Now, we’re going to go on to the heretics. There was a heresy, there was a man named Paul of Samosata who had been condemned in 268 as a heretic because he taught a particular form of Trinitarian subordinationism which meant that Jesus was less than the Father. That was the problem with Arianism, right? But Paul of Samosata taught a different version of it. He taught that Jesus was adopted. It’s called Adoptionism, but he was born as a man, and then when the Holy Spirit came down upon him in his baptism, he was “adopted” into the godhead. This was regarded as a heresy.

By the way, I heard this taught in college by my religion professor. This was an ancient heresy, and this was at a Christian university. Has anybody else heard that taught before? That somehow in his baptism, Jesus came into this moment of self-awareness, and he realized that he was the Son of God or something. Adoptionism. Well, the bishops believed that those who had been baptized under Paul—again “of Samosata”—that the baptismal formula was invalid. And as a result of that, not the schismatics, but the heretics had to be re-baptized. Now, practically speaking, this is how we do it in the Orthodox Church today. We don’t generally re-baptize, and this is an economia, but we don’t generally re-baptize Christians who have been baptized according to the Trinitarian formula. But Christians who come from a non-Trinitarian tradition, like many Pentecostals, Mormons, Jehovah’s Witnesses, others, they have to be baptized, because we don’t consider them to ever have been baptized. They got wet, and there were some religious things said, but it wasn’t a baptism from our perspective and from the early Church’s perspective. Philip?

Philip: I’m a little confused on what the actual definition of “heresy” is. Where’s the line between somebody just thinking something that’s not quite right and actually being a heretic?

Dn. Michael: That’s a great question. So what’s the line? What really makes somebody a heretic? Well, a heresy is a distortion of the truth, and I think that most Church historians and most Orthodox Christians would see it as a distortion of a fundamental, essential truth. You know, if you believe that Jesus is going to come and reign for a thousand years before he comes back again, or if you believe whatever you believe about the end times, you know that’s— there’s no heresy there because the creeds don’t really affirm that, other than the fact that Jesus will come again to judge the living and the dead. That’s what we all have to affirm and be with under the umbrella of Orthodoxy.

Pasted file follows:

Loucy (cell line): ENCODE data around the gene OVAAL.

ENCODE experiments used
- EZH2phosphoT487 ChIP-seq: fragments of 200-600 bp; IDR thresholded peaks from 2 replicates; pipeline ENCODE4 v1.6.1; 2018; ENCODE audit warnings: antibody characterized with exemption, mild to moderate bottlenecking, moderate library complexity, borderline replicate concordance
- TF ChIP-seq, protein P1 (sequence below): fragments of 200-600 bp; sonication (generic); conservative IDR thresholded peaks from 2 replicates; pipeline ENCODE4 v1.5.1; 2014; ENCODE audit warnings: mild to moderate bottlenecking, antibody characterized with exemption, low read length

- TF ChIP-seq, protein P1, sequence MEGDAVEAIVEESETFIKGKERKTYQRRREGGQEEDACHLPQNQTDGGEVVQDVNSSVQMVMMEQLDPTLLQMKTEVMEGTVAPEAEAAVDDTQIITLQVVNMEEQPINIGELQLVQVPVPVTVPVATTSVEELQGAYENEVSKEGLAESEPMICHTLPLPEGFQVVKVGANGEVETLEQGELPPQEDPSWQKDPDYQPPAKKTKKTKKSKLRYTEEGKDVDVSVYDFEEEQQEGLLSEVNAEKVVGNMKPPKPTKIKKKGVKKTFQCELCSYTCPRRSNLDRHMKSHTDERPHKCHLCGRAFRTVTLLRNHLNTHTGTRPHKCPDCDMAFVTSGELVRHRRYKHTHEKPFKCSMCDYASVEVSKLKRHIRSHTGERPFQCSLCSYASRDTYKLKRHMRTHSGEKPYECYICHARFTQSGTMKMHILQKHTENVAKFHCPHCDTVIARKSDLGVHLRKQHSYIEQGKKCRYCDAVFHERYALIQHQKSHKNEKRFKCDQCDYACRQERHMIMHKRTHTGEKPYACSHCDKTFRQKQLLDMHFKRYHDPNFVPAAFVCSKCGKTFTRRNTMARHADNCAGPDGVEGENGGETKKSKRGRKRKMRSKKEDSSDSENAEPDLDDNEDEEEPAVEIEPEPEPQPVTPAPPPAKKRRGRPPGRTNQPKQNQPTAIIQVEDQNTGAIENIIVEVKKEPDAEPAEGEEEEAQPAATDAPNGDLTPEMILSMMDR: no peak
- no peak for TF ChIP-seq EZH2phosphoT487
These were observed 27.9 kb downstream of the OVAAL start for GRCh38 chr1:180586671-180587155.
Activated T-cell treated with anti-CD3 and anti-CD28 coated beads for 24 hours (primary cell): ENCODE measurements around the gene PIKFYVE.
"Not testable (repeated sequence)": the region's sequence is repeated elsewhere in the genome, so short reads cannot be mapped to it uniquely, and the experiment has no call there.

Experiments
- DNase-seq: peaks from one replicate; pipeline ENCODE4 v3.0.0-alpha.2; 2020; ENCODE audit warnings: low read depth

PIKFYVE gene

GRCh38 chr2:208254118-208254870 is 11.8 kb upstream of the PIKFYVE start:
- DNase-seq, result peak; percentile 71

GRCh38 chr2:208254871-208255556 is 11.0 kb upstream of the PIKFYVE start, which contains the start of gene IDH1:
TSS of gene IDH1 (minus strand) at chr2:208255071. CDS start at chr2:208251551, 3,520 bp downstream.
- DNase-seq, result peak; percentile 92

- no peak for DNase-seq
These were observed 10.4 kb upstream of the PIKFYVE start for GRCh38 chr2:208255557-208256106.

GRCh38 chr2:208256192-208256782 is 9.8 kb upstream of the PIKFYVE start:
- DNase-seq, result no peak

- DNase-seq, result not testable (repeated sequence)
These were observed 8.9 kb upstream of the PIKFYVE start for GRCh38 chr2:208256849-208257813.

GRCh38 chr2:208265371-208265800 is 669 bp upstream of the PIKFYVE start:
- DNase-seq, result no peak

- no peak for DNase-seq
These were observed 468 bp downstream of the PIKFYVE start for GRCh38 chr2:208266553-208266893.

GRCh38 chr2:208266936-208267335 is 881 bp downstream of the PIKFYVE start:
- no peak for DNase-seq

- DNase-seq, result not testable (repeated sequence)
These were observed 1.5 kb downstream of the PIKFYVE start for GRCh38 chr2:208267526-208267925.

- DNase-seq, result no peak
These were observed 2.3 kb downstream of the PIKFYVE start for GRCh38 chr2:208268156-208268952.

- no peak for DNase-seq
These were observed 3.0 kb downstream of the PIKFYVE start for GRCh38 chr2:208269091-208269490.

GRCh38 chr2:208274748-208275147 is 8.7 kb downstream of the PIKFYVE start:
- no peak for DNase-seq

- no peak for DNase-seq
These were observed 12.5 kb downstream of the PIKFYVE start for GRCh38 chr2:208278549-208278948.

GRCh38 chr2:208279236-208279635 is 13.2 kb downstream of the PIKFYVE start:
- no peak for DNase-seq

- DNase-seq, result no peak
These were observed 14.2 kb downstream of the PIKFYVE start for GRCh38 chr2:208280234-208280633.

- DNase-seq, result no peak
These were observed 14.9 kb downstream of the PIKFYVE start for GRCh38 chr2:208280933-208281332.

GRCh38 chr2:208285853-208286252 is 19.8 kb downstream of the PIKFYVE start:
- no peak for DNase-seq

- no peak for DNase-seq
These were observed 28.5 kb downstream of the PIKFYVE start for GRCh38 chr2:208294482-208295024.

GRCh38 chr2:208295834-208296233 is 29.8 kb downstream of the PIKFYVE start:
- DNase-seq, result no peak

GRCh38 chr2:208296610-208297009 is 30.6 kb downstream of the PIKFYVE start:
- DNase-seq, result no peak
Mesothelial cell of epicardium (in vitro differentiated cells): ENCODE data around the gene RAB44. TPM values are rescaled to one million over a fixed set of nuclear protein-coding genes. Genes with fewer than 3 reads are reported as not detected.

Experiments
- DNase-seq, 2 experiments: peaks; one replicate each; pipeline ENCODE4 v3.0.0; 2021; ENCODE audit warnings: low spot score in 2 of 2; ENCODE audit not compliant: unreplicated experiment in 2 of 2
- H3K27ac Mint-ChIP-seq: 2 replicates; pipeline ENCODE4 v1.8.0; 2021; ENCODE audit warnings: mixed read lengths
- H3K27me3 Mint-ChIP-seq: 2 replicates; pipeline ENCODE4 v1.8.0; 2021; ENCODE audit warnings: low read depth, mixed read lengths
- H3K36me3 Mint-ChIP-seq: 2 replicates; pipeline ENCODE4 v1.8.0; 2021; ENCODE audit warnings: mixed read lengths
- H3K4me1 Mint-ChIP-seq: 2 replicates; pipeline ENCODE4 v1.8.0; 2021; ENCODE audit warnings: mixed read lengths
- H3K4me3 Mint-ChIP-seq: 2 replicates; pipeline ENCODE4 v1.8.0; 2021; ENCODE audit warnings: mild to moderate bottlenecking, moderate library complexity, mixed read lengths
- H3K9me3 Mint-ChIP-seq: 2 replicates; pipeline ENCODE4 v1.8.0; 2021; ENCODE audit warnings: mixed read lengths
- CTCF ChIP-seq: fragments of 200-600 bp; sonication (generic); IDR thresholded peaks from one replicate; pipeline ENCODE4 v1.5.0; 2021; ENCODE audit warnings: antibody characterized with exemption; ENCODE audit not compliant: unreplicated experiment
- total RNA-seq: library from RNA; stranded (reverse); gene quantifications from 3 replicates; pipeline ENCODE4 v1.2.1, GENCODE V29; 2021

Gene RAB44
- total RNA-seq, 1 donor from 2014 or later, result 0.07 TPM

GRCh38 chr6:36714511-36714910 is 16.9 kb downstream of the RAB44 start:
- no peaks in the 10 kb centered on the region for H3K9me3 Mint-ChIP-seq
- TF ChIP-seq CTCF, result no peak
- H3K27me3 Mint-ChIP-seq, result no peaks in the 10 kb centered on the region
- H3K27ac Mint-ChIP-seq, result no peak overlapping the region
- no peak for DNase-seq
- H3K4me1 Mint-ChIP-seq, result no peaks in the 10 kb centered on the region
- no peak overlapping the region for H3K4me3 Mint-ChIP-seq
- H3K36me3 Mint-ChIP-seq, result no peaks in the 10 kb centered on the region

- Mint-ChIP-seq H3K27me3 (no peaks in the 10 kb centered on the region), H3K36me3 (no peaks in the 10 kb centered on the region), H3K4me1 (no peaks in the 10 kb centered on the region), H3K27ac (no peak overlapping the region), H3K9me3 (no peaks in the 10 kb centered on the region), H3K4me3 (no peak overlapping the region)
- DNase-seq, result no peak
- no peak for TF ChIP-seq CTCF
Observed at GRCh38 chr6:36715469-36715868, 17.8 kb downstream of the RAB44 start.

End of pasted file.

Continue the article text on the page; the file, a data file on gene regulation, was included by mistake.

But when you start distorting the doctrine of the Trinity and the doctrine of the Incarnation and the other things that the creeds talk about, then you’re putting yourself outside the circle. It’s a distortion of the truth, as opposed to an issue of discipline which is what the schismatics were saying: “We don’t want to commune with these lapsed Christians.” The issue wasn’t doctrinal; it was practice. So, schismatics, in this particular case, the imposition of hands, they had to sign an agreement saying that they were going to commune with the twice-married, and with the reconciled lapsed, based on that, they were readmitted. Basically, repentance. Readmitted based on repentance. But heretics, on the other hand, they had to be baptized. Yes?

Q1: I’m not sure I heard you right. Did you say if people had been baptized by Paul or the followers of Paul, they had to be re-baptized?

Dn. Michael: Yes, Paul of Samosata.

Q1: Oh. (Laughs) I’m okay.

Dn. Michael: Not the Apostle Paul. Another Paul. The heretic Paul. Thank you for clarifying that. Probably somebody else had that question too. Okay? So anyway, that’s basically how they dealt with the heretics. Let me move on. That was one category, now another category of canons related to liturgical practice. This’ll be easy. Yes, Robert?

Robert: In the development of the Church, part of the background of what’s going on right now is, once the Church is becoming fashionable because it’s legal, people are fleeing to the desert, and desert monasticism is starting at this point. You have Anthony the Great, Anthony of Egypt, and that’s with the Church to this day. And it’s kind of starting at this time period. It’s got to be putting pressure on the Church to make some of these— now that it’s fashionable, they’re afraid of what’s going to happen to the Church to make sure people understand when they’re joining the Church that it’s serious business.